This supports another study published last September. Emily Matthew surveyed a total of 874 people (40.7% women, 57.1% men) and found that women were four times as likely as men to be harassed while gaming online. 67.5% of women admitted to hiding their gender so as to avoid harassment, a tactic Kuznekoff’s and Rose’s study shows as effective.
Coupled with the correlation between highly skilled female players and the positive feedback they experience, this suggests to me that the minority of women who manage to survive the environment long enough to get good at the game emphasises a plausible perception bias among communities favouring the chosen few. Those women who harbour contentions with the scene move to silence while those who remain vocal assert harassment to not be a problem in their experience.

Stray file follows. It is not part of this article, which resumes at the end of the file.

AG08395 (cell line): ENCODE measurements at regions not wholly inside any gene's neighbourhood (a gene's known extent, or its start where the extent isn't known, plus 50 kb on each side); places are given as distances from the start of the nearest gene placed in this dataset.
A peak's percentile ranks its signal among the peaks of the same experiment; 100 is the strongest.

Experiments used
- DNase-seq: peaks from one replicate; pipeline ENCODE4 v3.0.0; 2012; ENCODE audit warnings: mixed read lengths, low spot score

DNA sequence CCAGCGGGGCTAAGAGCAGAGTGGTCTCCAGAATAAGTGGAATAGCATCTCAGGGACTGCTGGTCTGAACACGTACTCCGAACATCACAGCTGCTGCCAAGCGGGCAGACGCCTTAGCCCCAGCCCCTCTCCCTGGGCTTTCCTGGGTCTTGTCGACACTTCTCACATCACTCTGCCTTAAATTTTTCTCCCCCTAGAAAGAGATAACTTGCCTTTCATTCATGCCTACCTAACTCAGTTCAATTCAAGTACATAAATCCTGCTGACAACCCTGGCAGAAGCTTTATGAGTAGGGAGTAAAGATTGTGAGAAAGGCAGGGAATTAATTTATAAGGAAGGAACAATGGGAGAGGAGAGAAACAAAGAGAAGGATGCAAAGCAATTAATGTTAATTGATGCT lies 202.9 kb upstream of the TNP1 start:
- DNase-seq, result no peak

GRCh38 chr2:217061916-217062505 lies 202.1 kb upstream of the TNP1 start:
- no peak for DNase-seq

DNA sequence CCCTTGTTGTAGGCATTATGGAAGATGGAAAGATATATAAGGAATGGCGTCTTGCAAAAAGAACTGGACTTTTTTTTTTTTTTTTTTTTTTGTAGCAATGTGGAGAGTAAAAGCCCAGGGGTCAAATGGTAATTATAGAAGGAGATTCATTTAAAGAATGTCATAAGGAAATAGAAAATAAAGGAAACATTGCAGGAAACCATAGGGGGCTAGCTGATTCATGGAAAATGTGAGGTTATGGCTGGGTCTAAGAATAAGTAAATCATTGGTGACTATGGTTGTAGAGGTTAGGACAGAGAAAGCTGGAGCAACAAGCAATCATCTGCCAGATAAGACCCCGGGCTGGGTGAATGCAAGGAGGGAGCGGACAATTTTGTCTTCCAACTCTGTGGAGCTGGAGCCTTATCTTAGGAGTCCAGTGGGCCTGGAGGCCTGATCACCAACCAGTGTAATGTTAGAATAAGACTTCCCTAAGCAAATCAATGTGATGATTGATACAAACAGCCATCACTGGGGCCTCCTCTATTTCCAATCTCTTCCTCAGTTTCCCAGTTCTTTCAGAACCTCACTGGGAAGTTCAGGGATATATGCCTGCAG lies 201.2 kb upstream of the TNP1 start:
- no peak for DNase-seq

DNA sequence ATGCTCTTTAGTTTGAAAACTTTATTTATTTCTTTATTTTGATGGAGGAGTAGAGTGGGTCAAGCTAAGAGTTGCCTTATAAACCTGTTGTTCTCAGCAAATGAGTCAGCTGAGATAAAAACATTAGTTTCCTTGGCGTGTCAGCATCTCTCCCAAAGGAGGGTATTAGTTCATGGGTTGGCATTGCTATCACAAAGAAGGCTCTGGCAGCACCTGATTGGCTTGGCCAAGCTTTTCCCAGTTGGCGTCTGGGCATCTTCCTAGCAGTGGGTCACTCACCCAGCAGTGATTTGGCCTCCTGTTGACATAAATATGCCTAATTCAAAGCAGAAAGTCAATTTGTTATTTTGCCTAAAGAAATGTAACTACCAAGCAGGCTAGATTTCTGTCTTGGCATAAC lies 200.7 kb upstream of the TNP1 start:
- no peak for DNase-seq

While this is not surprising to those familiar with the subject, these studies should help to dispel the myth that everyone receives abuse online equally. It’s hard to imagine exactly how these results can be written off as anything but demonstrations of sexism but some people will always wrangle out a way. In the meantime, the best we can do is reassert how this horrible behaviour is not acceptable and continue to show people when they’ve gone astray. Which does actually work.
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